Slights or the inconveniences of childhood

There is something about a “slight” — you know a slight happens because it was always sideways aggression. It has been around and you sort of meandered into it. I have faced this gesture before, this action: in all explicitness, it is both “gesture” and “action”, both nonverbal and verbal. Slights are gestures as in they are meant to gesticulate a form of forced negativity. An action as it is subconsciously present and soon consciously put into a form of practice. I had understood I had been slighted by a bunch of undergraduate students at a party. And I know why this had happened. It happened for many reasons: one is considering intelligence, the other is social magnetism and the other is a perceived insult.

To talk on “considering intelligence” is to extrapolate on ideas about how odd you may think another person’s “nerdiness” or “geekiness” is. If you have perceived intelligent you may easily ostracised or rather a good talker in conversations. Now, I am not being egotistical but being considered nerdy or geeky can be a considerable threat to people who are still learning to learn their own skins and flesh. And being able to communicate ideas effectively is also considered a big deal. Especially if you are a migrant, especially if you are there to help make a framework of privilege, when that is defied people are automatically threatened.

I am South Asian. I have an americanised accent. I am a geek and nerd who is comfortable around strangers in a party and able to talk to them. Without the drink. I can act zany and be in tune with who I am. Also, I am much older but I apparently never look that age.

This is perceived threatening to people. I am an odd creature. I am like a somnambulist in a crowd of dreamers.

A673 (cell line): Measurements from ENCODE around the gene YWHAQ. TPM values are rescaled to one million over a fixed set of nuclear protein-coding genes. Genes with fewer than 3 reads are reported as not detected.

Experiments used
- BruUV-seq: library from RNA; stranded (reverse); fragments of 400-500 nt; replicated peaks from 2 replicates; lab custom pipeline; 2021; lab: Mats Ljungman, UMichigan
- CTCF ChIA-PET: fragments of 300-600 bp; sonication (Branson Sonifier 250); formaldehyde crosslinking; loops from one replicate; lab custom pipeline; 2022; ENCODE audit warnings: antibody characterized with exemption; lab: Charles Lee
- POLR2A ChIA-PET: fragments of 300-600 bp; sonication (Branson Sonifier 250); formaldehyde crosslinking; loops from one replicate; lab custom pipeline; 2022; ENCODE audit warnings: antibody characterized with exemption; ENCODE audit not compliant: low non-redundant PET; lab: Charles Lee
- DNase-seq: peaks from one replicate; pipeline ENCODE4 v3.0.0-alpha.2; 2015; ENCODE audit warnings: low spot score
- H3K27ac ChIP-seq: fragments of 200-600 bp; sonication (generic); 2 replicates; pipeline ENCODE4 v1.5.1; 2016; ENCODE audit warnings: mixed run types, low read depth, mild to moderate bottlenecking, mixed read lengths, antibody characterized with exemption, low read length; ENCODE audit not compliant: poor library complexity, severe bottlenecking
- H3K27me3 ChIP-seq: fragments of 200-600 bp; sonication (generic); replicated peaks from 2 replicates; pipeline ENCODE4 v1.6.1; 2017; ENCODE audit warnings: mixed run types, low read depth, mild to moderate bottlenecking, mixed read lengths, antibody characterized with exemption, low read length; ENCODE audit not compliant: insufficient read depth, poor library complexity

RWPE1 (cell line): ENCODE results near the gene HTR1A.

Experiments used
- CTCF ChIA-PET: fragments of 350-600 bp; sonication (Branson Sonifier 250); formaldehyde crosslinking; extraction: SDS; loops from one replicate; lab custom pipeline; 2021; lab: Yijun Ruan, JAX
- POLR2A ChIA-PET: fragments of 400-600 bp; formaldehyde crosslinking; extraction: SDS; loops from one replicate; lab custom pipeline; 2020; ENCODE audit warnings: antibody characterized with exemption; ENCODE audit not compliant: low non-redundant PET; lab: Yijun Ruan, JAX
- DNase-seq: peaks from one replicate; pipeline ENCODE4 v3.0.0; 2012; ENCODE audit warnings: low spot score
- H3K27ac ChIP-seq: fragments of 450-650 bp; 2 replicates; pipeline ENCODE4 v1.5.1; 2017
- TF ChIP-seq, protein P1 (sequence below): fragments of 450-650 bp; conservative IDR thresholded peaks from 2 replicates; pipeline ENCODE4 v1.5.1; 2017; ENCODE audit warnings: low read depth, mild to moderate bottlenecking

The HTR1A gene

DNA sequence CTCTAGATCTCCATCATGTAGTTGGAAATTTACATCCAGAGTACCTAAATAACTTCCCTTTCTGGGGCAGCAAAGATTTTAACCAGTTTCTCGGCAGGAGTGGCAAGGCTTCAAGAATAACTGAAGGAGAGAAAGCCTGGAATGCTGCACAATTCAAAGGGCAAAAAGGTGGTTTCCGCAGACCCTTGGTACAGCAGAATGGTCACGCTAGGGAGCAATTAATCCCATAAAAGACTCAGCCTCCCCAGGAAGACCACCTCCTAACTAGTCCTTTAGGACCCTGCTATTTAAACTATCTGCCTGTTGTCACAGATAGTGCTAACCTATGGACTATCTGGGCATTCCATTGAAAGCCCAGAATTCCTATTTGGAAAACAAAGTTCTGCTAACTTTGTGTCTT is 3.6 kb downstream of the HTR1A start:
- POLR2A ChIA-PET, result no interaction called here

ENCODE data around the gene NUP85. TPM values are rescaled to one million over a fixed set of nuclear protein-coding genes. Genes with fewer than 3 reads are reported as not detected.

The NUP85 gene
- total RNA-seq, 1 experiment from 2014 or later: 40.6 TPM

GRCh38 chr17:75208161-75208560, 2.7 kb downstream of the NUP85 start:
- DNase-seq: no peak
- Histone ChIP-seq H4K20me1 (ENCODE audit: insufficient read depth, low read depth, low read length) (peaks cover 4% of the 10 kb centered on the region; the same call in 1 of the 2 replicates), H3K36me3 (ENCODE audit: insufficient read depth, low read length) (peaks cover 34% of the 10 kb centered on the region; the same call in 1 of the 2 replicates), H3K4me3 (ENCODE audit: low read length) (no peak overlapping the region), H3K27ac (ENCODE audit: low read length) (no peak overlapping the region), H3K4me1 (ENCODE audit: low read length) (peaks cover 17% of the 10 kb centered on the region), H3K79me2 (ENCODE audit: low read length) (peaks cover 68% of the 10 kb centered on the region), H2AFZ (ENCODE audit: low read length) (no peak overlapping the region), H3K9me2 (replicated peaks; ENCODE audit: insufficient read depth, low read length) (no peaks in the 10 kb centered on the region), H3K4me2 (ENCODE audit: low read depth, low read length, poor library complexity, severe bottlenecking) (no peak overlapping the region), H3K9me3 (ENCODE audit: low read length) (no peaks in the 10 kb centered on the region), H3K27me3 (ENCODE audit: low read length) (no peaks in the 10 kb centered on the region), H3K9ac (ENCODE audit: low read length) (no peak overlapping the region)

And so they decided to ask me multiple times to come to a club with them. I agreed.

When the time came they left without me.

And then when I just said “hi” on facebook they proudly stated they went.

It was a slight if not fully intended. It just was in their minds. They didn’t like me. I am good as a theory (they wanted me to hook up with a dude, I specifically said “are you trying to ship me with him?” they said “yes”) but I am not palatable as a praxis (seeing me with a bar with them).

I write this because you may be slighted not because you are an undesirable but rather you may have traits that are desirable to a certain point. People, I was told, liked to bold, chivalric and interesting without having to giggle, drink and play the clown. However, this doesn’t happen easily rather it takes a lot of few to get down to it. So, if anyone defies this logic it is a threat to a person’s way to function through that precarious position of partying and socialising.

I did not write them to elevate my status or condescend anyone. I wrote it as I was once bullied so much it was good to know that exclusion, as in social exclusion, is not really someone’s fault. After all a collective is not an individual’s choice. It is the choice of the collective. So, many a times, you are not responsible at all for being not accepted. It just happens.

Namespeak

Saying it seems trivial nowadays. To me, it’s not. I notice that people knotice that who they are talking too — but they don’t call you your name. In a chat box people hardly use your name. You become predicate instead of subject. You become a “you” and “me” instead of a Maliha, Jasmine, Nathan or Akbar or Mark — you are like an unmarked, dogeared book that they are reading or even you yourself are reading them like that.

It’s annoying.

Damn straight up, fucking up as hell annoying.

We are not digital registers and signals. We are people. We should use other people’s names. Why don’t we?

What is so appealing in this machinery of a social interaction that alleviating or eradicating the usage of names means what? A conversational booty call?

Is this the way people unsconsiously attempt to make or break boundaries? Shakespeare was wrong. The Rose was named Juliet thaty is why Romeo went after her. If it was Rosaline then he would not see that convent nun smell just as sweet.

Names matter. Saying one’s name matters.

It actually offers the most basic form of intimacy.

And we are making ourselves disciplined to evade it…